Today, Treasury Secretary Henry Paulson added to his growing list of ill-aimed responses to the financial crisis. Treasury is reportedly “considering a plan to intervene directly in the mortgage industry,” under which it would “buy securities that finance newly issued loans for home purchases.” The justification is that “subsidizing lower mortgage rates with taxpayer dollars would help revive the housing market.”
Now, Paulson is finally headed in the right direction, offering a plan to purchase mortgage securities. However, buying securities for newly issued loans does nothing to stem foreclosures, and thus misses the point of purchasing securities entirely. The problem in the financial system was not caused by recently issued mortgages, but by toxic mortgages that are already on the books.
Chairman of the Federal Reserve Board Ben Bernanke last week took an important step by directing the Fed to purchase mortgage backed securities from Fannie Mae and Freddie Mac. In a speech today, Bernanke explained the “public policy case for reducing preventable foreclosures”:
Foreclosures create substantial social costs. Communities suffer when foreclosures are clustered, adding further to the downward pressure on property values. Lower property values in turn translate to lower tax revenues for local governments, and increases in the number of vacant homes can foster vandalism and crime. At the national level, the declines in house prices that result from the addition of foreclosed properties to the supply of homes for sale create broader economic and financial stress.
Bernanke endorsed a “promising proposal” — similar to one crafted by the Center for American Progress — which “would have the government purchase delinquent or at-risk mortgages in bulk and then refinance them,” and thus “take advantage of the depressed market values of such mortgages.”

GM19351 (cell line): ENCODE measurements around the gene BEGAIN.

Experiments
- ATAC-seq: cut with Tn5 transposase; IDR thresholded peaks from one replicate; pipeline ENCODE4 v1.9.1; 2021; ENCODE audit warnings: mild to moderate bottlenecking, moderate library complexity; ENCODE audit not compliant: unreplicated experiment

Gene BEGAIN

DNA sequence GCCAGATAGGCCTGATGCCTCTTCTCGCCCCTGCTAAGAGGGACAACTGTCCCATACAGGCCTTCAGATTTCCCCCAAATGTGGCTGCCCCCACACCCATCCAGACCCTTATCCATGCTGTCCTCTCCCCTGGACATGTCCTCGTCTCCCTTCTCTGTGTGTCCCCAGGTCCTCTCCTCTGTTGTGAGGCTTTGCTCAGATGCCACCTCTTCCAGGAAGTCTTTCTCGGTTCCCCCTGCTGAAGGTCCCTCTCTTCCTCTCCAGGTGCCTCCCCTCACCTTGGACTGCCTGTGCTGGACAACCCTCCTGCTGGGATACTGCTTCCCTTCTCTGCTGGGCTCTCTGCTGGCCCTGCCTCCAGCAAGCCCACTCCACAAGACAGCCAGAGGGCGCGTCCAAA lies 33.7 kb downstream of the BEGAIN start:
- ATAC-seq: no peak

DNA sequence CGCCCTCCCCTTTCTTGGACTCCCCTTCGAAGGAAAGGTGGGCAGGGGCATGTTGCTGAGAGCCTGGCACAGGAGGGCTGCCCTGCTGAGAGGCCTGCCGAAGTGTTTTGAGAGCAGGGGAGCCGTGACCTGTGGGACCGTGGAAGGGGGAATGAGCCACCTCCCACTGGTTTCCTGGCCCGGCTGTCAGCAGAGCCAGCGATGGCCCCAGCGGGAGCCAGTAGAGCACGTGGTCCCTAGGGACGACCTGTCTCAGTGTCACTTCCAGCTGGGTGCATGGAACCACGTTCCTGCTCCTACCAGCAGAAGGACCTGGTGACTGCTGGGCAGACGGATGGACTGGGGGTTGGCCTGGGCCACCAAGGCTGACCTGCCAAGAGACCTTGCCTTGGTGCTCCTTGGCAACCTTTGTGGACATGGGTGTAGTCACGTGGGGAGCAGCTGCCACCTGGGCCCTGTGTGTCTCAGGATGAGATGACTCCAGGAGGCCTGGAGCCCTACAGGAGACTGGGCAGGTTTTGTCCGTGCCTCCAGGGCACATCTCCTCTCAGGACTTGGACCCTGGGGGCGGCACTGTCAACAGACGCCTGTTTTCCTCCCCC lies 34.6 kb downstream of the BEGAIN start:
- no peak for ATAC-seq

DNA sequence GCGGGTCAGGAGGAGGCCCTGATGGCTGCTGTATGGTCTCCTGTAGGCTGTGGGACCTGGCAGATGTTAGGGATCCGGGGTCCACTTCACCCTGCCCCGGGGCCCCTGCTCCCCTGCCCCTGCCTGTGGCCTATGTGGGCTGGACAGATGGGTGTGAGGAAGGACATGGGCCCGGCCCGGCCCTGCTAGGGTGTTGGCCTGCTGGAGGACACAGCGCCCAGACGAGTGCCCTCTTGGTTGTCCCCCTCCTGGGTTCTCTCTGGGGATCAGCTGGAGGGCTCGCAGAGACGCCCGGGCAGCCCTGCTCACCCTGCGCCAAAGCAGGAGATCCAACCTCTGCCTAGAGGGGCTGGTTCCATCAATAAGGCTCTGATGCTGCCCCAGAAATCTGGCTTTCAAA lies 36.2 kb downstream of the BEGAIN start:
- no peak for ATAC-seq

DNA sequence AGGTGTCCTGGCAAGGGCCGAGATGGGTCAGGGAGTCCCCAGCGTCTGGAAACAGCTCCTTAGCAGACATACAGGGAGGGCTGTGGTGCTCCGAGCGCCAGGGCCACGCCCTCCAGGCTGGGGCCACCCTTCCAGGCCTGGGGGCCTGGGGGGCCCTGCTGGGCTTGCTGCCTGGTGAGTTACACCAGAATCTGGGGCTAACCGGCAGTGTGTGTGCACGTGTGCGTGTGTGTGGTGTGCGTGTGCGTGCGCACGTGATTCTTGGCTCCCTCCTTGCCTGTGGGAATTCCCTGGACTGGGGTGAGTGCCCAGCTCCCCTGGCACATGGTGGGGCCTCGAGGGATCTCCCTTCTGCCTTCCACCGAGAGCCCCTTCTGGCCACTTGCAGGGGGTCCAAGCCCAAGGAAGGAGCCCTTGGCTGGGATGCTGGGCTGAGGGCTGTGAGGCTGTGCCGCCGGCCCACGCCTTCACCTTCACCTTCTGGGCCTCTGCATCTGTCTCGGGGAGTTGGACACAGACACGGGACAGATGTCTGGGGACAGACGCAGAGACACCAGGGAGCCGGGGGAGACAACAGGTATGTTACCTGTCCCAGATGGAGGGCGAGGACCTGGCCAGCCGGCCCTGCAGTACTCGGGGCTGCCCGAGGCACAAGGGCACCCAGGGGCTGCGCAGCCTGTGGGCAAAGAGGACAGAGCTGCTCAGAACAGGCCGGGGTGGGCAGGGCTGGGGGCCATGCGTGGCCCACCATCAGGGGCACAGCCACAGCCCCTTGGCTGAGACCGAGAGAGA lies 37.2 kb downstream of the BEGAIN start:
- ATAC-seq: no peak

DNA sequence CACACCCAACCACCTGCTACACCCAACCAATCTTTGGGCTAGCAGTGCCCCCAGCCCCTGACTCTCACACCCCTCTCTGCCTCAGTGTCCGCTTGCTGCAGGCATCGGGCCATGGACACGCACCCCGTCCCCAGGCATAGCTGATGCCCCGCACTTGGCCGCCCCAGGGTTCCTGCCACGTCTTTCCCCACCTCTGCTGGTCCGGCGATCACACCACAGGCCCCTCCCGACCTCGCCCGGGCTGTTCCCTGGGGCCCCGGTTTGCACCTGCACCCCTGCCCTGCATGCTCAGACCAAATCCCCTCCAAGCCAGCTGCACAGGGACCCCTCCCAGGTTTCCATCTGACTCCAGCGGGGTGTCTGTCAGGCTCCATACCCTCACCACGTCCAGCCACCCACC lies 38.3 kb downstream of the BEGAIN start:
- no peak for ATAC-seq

Already at the forefront of the push to stem foreclosures is Sheila Bair, Chairman of the Federal Deposit Insurance Corp. However, Bloomberg reported today that Timothy Geithner, the incoming Treasury Secretary, is looking to push Bair “out of office.” The Obama economic team has allegedly decided that “she won’t play a central role in policy,” even though Obama said yesterday that “We’ve got to start helping homeowners, in a serious way, prevent foreclosures.”
If Obama is serious about helping homeowners, it would be a mistake to freeze Bair out. At Bloggingstocks, Jim Cramer explained why Bair is “the franchise player to build around”:
When Indymac was seized (something I wish she had done earlier, but she waited as long as she could), she and her organization became the laboratory, the great central testing zone for what will work and what won’t work to stem foreclosures, the root cause of all of our financial problems. She was ignored, systematically ignored, even though she had the knowledge base.
Paulson has insisted on doing everything except addressing foreclosures. Bair, meanwhile, has found a formula that works. To purge her makes no sense at all.